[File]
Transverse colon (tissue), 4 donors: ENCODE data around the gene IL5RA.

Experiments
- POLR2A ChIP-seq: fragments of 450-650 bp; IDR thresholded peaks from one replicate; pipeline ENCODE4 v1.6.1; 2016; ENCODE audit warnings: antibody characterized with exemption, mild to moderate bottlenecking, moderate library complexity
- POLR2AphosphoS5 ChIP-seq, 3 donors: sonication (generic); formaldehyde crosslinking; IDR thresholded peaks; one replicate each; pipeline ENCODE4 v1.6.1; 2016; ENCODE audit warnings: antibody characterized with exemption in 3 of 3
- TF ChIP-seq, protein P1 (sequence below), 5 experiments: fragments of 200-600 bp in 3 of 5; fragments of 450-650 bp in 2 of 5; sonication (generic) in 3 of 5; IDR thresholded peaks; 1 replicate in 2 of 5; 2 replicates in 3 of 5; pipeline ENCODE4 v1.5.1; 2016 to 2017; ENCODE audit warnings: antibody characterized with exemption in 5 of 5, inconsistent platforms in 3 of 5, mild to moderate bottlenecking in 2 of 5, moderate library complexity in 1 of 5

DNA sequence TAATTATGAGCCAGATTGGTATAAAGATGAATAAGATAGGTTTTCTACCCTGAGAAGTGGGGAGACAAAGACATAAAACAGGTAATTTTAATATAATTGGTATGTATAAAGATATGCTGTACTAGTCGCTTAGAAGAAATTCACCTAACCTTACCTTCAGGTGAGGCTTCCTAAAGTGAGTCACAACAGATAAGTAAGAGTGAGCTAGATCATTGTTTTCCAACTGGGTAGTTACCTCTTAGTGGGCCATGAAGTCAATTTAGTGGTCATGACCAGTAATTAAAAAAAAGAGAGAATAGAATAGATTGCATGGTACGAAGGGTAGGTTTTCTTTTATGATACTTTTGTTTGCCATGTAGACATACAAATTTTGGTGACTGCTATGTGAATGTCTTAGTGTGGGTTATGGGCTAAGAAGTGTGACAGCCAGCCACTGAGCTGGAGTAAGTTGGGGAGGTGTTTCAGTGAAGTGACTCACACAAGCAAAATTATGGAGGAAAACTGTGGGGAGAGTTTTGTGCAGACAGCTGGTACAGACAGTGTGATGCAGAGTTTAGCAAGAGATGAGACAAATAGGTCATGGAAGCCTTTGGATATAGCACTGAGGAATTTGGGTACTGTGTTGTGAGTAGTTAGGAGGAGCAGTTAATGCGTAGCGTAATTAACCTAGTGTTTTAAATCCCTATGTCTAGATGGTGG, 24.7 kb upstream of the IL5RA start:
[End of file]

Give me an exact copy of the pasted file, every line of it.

Transverse colon (tissue), 4 donors: ENCODE data around the gene IL5RA.

Experiments
- POLR2A ChIP-seq: fragments of 450-650 bp; IDR thresholded peaks from one replicate; pipeline ENCODE4 v1.6.1; 2016; ENCODE audit warnings: antibody characterized with exemption, mild to moderate bottlenecking, moderate library complexity
- POLR2AphosphoS5 ChIP-seq, 3 donors: sonication (generic); formaldehyde crosslinking; IDR thresholded peaks; one replicate each; pipeline ENCODE4 v1.6.1; 2016; ENCODE audit warnings: antibody characterized with exemption in 3 of 3
- TF ChIP-seq, protein P1 (sequence below), 5 experiments: fragments of 200-600 bp in 3 of 5; fragments of 450-650 bp in 2 of 5; sonication (generic) in 3 of 5; IDR thresholded peaks; 1 replicate in 2 of 5; 2 replicates in 3 of 5; pipeline ENCODE4 v1.5.1; 2016 to 2017; ENCODE audit warnings: antibody characterized with exemption in 5 of 5, inconsistent platforms in 3 of 5, mild to moderate bottlenecking in 2 of 5, moderate library complexity in 1 of 5

DNA sequence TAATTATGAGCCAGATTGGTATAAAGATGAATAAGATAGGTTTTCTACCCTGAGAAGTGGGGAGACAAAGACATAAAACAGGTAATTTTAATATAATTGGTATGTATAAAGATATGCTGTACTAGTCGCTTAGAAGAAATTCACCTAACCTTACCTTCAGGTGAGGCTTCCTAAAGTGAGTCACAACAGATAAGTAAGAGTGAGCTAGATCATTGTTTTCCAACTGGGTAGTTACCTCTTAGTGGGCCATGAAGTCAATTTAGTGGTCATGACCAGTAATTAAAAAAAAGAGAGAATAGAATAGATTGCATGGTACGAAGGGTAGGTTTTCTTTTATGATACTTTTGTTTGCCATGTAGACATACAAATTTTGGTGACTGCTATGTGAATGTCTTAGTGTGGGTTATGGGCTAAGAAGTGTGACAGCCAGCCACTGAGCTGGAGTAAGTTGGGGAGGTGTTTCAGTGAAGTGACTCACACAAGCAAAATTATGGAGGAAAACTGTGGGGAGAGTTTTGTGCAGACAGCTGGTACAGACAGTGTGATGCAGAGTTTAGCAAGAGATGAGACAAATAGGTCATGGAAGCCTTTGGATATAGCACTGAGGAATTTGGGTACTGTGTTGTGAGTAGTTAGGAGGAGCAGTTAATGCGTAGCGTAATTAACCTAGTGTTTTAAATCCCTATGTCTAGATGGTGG, 24.7 kb upstream of the IL5RA start: